Portman discusses losing two friends to COVID-19 outbreak

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FILE – In this Tuesday, June 20, 2017 file photo, Sen. Rob Portman, R-Ohio, pauses for a reporter’s question as he arrives at a closed-door GOP strategy session on the Republican health care overhaul with Vice President Mike Pence, Senate Majority Leader Mitch McConnell, R-Ky., and others, at the Capitol in Washington. Days after it’s […]

DAYTON, Ohio (WDTN) – During an interview with WDTN.com on Tuesday, US Senator Rob Portman said his immediate concern amid the COVID-19 outbreak in Ohio is getting more people tested. This comes as Portman deals with the loss of another friend from the outbreak.

“Only have 0.6 percent of Ohioans have been tested from the number I got today (from the Ohio Department of Health),” Portman said. “Right now in most parts of Ohio, unless you are pretty sick you can’t get a test unless you are a frontline worker or very sick.”

Ohio has over 260 deaths from COVID-19 – two of whom were friends of Portman. His former district representative, Wes Fahrbach, died from the virus on April 10. Fahrbach had also been a district representative for former Senator George Voinovich. The first death in the state from the virus was Mick Wagoner, an attorney from Lucas County who was friend with Portman, Ohio Gov. Mike DeWine and Lt. Gov. Jon Husted. Wagoner’s son Mark was a former member of the statehouse and Ohio Senate.

“I haven’t been able to talk anybody up there yet,” Portman said. “I was really proud to have (Fahrbach) representing me there. That’s two people from the Toledo area that I know. We haven’t had as many deaths as other states, but I’ve known two of them and it’s hit close. Every day I just try to figure out how I can help.”

Portman said funds from the recently passed Cornavirus Aid, Relief and Economic Security Act are beginning to roll out, the funds will be put toward getting money to the Centers for Disease Control and local health boards to begin getting more testing done of the broader population. The bill also has funding for a potential vaccine down the road.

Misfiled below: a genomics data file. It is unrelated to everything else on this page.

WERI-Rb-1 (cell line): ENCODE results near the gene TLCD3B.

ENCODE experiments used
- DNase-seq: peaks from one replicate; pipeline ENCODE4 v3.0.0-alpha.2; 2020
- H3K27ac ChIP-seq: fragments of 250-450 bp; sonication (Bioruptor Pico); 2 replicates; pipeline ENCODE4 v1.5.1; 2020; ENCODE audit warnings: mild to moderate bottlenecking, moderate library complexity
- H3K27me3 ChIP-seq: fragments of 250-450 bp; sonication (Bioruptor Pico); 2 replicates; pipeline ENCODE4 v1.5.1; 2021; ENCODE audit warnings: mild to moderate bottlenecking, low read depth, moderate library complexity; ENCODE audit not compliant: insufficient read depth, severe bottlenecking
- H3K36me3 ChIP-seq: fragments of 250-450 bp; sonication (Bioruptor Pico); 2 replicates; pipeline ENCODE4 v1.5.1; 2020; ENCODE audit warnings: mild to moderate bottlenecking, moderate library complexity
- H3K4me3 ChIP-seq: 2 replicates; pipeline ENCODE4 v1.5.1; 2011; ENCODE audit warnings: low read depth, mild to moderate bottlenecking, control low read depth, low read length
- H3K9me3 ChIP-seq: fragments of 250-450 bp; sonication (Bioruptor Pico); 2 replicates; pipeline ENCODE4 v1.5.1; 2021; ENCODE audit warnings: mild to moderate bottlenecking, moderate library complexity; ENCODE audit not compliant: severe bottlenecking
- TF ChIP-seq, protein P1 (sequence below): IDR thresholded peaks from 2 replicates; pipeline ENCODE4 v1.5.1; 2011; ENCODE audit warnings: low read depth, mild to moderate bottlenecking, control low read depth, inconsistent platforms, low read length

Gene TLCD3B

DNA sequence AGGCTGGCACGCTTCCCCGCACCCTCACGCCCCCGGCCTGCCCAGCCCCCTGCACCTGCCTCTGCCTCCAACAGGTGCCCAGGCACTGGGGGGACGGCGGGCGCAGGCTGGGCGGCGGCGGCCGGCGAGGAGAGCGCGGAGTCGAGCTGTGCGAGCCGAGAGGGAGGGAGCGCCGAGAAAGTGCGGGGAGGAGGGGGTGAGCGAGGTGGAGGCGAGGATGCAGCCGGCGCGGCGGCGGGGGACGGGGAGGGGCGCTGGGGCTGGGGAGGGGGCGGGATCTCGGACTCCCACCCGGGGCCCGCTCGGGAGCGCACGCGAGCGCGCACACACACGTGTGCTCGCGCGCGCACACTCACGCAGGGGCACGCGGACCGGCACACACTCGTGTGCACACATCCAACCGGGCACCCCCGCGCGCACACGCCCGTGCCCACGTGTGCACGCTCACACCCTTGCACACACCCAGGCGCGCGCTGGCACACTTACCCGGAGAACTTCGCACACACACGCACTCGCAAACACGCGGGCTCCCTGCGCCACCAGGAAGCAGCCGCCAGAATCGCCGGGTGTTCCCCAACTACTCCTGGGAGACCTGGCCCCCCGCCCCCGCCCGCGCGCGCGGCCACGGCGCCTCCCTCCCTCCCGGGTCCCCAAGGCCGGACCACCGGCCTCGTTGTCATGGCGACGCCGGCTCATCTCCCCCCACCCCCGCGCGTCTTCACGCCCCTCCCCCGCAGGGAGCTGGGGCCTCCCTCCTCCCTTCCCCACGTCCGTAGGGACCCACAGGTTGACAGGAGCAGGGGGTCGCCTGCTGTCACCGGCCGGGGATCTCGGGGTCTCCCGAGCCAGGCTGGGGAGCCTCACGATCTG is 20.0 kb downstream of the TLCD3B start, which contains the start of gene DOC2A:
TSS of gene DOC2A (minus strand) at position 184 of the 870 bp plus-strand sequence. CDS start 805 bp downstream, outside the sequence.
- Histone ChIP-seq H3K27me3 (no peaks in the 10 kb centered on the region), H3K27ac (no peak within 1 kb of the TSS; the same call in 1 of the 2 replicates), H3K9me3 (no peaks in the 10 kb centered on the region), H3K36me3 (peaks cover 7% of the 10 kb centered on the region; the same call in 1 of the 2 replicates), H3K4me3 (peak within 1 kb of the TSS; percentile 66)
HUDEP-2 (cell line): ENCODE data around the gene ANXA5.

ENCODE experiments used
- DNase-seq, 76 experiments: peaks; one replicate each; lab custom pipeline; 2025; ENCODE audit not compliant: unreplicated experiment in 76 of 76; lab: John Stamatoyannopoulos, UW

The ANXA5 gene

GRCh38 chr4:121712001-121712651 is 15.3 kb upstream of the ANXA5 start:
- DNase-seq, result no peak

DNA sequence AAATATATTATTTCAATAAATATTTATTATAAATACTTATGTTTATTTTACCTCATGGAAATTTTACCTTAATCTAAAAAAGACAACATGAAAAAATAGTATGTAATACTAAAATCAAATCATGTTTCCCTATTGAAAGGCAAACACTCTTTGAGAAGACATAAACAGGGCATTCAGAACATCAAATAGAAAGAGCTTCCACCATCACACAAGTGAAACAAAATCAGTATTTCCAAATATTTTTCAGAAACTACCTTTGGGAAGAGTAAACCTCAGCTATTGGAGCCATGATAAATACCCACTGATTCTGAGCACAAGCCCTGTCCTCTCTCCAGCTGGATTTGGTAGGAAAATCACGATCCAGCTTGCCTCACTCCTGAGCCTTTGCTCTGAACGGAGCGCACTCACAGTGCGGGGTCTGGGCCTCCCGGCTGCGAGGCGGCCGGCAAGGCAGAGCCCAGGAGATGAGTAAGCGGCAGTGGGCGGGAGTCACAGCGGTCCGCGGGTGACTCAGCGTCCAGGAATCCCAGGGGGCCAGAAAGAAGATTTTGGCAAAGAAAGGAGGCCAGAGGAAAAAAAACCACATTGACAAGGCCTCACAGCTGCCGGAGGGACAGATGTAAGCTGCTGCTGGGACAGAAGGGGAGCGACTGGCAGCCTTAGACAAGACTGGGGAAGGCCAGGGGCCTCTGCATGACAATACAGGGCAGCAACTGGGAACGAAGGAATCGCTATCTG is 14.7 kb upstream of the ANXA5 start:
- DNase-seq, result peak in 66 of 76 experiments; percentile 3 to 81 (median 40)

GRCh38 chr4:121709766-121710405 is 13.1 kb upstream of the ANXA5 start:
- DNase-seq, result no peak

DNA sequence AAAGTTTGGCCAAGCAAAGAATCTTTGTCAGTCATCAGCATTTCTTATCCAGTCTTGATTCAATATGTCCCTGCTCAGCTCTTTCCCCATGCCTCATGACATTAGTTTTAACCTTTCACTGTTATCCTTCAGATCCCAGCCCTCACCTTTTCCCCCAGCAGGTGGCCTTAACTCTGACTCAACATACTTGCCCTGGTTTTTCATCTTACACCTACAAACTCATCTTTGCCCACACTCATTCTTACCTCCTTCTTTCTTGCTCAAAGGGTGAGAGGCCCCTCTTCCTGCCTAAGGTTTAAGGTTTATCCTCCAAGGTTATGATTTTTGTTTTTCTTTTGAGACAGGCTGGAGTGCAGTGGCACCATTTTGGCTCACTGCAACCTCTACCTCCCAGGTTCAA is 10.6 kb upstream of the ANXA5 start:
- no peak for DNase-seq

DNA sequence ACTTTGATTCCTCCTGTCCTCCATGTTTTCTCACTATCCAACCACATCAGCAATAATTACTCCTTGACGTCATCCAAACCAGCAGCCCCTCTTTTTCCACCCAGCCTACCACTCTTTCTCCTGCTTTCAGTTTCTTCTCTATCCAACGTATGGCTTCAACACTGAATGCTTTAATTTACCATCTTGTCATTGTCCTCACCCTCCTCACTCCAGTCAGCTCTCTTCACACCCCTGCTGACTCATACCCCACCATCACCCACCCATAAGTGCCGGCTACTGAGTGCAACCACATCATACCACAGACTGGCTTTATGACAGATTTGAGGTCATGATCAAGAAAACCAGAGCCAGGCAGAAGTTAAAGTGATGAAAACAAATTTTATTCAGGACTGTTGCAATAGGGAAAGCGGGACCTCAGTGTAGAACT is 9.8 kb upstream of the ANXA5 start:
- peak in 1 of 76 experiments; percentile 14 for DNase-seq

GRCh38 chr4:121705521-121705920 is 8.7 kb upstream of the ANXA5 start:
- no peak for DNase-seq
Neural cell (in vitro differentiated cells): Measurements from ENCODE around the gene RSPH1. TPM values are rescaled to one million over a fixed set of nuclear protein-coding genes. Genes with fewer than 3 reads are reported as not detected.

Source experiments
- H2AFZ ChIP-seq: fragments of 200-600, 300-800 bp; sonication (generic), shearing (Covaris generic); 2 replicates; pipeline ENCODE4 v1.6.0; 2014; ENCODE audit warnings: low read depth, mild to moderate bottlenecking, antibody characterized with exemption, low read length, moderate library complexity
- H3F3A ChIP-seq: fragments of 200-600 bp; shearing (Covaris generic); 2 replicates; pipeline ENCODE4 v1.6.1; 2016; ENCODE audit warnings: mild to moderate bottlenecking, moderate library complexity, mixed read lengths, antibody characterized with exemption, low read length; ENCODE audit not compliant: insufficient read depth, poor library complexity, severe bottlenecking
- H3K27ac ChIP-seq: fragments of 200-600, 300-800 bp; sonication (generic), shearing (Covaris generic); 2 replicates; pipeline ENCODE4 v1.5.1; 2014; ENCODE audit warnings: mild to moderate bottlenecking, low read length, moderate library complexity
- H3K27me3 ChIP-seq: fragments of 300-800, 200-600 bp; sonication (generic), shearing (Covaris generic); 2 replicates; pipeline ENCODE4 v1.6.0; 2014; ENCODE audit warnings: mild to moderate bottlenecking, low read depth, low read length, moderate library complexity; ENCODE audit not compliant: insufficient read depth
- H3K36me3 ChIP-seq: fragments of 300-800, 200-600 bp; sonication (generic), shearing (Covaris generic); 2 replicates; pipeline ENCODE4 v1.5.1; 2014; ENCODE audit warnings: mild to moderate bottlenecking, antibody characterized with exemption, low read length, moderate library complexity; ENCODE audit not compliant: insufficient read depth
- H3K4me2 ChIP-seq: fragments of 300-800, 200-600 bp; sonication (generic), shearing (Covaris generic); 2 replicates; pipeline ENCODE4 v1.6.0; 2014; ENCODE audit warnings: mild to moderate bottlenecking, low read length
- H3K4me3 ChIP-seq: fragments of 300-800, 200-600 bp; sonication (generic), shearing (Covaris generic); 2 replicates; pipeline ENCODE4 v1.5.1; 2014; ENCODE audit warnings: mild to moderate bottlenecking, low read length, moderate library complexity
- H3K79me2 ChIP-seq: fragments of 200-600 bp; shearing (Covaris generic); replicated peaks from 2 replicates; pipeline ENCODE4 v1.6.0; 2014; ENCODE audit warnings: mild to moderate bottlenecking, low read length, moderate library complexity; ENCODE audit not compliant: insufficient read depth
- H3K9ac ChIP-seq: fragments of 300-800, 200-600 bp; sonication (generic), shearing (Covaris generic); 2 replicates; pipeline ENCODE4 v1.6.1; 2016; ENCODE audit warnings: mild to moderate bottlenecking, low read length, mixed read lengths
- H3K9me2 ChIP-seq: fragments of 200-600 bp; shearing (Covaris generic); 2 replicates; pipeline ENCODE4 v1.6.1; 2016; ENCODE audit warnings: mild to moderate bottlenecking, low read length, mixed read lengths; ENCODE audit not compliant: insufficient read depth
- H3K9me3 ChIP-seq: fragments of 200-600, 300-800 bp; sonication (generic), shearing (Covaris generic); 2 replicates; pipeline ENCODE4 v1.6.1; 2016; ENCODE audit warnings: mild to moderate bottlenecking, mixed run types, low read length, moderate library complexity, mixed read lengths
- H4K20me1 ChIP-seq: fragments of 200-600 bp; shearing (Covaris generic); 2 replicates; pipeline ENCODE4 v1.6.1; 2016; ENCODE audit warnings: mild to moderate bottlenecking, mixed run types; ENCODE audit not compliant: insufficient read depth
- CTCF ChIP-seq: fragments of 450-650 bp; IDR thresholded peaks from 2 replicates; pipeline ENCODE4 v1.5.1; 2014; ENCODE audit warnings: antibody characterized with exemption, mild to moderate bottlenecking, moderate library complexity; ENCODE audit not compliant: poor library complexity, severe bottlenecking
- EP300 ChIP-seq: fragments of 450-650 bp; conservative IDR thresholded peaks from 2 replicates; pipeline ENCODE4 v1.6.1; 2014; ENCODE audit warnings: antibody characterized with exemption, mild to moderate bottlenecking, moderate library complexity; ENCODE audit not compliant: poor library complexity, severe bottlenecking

Portman said stimulus checks should reach half of eligible Ohioans this week with the rest arriving next week. The CARES act also expands unemployment insurance to self-employed people and includes paycheck protection and small business loans to help keep people employed while many are shut down during the outbreak.

The major factor for Portman remains testing, which he sees as key in controlling the outbreak and getting the economy started.

“This is how other countries have stopped the spread of the virus,” Portman said. “It also gives us something as Americans to measure to see we’re making progress or not. If the number of new cases goes down for a few weeks, it means we’re probably getting over the hump, then you got to ask how we can get back to work. If we can get those numbers reported “

Portman said he saw the economy re-opening in stages, with elective surgeries at hospitals and non-profits possibly re-opening first. Later would be restaurants, bars and movie theaters, places where social distancing isn’t as easy.

“It has to be based on science and and what they are telling the state of Ohio,” Portman said. “I’m hoping in the next couple months we can start to phase back into normal life. I’m hoping by the end of the summer we are back in a situation where it’s pretty normal and kids are back to school and the economy is going again.”

Other notes:

  • Portman said the Federal Drug Administration has given approval to a new ventilator developed by several local Cleveland companies, in conjunction with the Cleveland Clinic and Akron Children’s Hospital. He said the ventilator was a new design that was impressed people in the health field.
    “They came up with a design that was really liked by the healthcare people,” Portman said. “They’re going to be building these and sending them around the country. It’s cool because Ohioans, we make a lot of stuff. There’s a lot of things we can do here.”
  • Battel will be able to recycle up to 4.5 million masks a day shortly. Most of the masks will be coming to their Ohio facilities to be sanitized and sent back to healthcare workers.
  • As part of The CARES Act, 2.2 million protective gowns for healthcare workers are being sent to workers across the country through Cardinal Health.
  • Portman said he hopes the economy will rebound faster than many have projected. Through February, Portman said wages had increased 3 percent or more for 19 months and unemployment was at a 50-year low. He thinks driving the number of cases down through testing and care will allow people to make the decision on going out: “

You can read the legislation for The CARES Act at Congress.gov.

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